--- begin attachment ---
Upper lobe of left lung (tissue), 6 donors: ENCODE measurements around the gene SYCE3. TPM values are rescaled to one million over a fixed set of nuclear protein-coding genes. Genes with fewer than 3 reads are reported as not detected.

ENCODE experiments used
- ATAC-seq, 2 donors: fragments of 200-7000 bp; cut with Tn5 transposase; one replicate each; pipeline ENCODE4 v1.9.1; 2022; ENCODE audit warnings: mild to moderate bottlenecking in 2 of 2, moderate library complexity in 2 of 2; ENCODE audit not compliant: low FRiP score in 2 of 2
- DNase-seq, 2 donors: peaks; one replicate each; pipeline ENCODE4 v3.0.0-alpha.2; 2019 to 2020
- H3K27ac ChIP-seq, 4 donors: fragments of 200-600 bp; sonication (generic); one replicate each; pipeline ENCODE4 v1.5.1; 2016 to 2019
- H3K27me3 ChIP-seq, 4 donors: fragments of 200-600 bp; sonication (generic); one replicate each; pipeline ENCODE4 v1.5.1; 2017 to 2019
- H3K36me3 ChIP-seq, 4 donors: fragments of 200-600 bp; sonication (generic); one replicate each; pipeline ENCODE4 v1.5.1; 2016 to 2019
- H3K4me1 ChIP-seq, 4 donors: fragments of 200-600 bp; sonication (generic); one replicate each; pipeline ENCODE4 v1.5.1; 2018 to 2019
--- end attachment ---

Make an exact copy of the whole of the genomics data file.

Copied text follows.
Upper lobe of left lung (tissue), 6 donors: ENCODE measurements around the gene SYCE3. TPM values are rescaled to one million over a fixed set of nuclear protein-coding genes. Genes with fewer than 3 reads are reported as not detected.

ENCODE experiments used
- ATAC-seq, 2 donors: fragments of 200-7000 bp; cut with Tn5 transposase; one replicate each; pipeline ENCODE4 v1.9.1; 2022; ENCODE audit warnings: mild to moderate bottlenecking in 2 of 2, moderate library complexity in 2 of 2; ENCODE audit not compliant: low FRiP score in 2 of 2
- DNase-seq, 2 donors: peaks; one replicate each; pipeline ENCODE4 v3.0.0-alpha.2; 2019 to 2020
- H3K27ac ChIP-seq, 4 donors: fragments of 200-600 bp; sonication (generic); one replicate each; pipeline ENCODE4 v1.5.1; 2016 to 2019
- H3K27me3 ChIP-seq, 4 donors: fragments of 200-600 bp; sonication (generic); one replicate each; pipeline ENCODE4 v1.5.1; 2017 to 2019
- H3K36me3 ChIP-seq, 4 donors: fragments of 200-600 bp; sonication (generic); one replicate each; pipeline ENCODE4 v1.5.1; 2016 to 2019
- H3K4me1 ChIP-seq, 4 donors: fragments of 200-600 bp; sonication (generic); one replicate each; pipeline ENCODE4 v1.5.1; 2018 to 2019